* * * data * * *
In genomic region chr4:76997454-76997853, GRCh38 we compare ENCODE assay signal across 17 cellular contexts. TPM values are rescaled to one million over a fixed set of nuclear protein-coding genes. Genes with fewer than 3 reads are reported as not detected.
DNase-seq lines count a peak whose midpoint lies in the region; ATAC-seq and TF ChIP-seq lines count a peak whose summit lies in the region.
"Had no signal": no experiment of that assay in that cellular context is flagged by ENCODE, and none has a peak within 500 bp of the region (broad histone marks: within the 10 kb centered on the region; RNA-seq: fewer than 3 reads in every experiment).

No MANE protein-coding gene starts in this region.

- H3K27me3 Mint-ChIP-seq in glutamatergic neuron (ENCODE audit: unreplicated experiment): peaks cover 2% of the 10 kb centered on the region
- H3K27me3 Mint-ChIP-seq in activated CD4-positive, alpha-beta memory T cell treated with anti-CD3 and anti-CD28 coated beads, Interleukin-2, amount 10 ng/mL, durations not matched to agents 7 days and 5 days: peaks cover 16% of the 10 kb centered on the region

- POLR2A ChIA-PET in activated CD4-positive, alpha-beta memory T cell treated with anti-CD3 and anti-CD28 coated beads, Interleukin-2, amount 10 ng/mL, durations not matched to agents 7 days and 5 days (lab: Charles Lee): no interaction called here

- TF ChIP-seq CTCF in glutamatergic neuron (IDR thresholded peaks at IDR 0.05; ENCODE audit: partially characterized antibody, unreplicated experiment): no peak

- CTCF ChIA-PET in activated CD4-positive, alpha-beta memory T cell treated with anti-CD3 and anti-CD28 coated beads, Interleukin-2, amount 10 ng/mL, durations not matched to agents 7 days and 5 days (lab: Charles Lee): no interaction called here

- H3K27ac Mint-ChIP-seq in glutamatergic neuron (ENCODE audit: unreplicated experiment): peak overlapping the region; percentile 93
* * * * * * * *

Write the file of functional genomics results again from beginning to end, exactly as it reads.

In genomic region chr4:76997454-76997853, GRCh38 we compare ENCODE assay signal across 17 cellular contexts. TPM values are rescaled to one million over a fixed set of nuclear protein-coding genes. Genes with fewer than 3 reads are reported as not detected.
DNase-seq lines count a peak whose midpoint lies in the region; ATAC-seq and TF ChIP-seq lines count a peak whose summit lies in the region.
"Had no signal": no experiment of that assay in that cellular context is flagged by ENCODE, and none has a peak within 500 bp of the region (broad histone marks: within the 10 kb centered on the region; RNA-seq: fewer than 3 reads in every experiment).

No MANE protein-coding gene starts in this region.

- H3K27me3 Mint-ChIP-seq in glutamatergic neuron (ENCODE audit: unreplicated experiment): peaks cover 2% of the 10 kb centered on the region
- H3K27me3 Mint-ChIP-seq in activated CD4-positive, alpha-beta memory T cell treated with anti-CD3 and anti-CD28 coated beads, Interleukin-2, amount 10 ng/mL, durations not matched to agents 7 days and 5 days: peaks cover 16% of the 10 kb centered on the region

- POLR2A ChIA-PET in activated CD4-positive, alpha-beta memory T cell treated with anti-CD3 and anti-CD28 coated beads, Interleukin-2, amount 10 ng/mL, durations not matched to agents 7 days and 5 days (lab: Charles Lee): no interaction called here

- TF ChIP-seq CTCF in glutamatergic neuron (IDR thresholded peaks at IDR 0.05; ENCODE audit: partially characterized antibody, unreplicated experiment): no peak

- CTCF ChIA-PET in activated CD4-positive, alpha-beta memory T cell treated with anti-CD3 and anti-CD28 coated beads, Interleukin-2, amount 10 ng/mL, durations not matched to agents 7 days and 5 days (lab: Charles Lee): no interaction called here

- H3K27ac Mint-ChIP-seq in glutamatergic neuron (ENCODE audit: unreplicated experiment): peak overlapping the region; percentile 93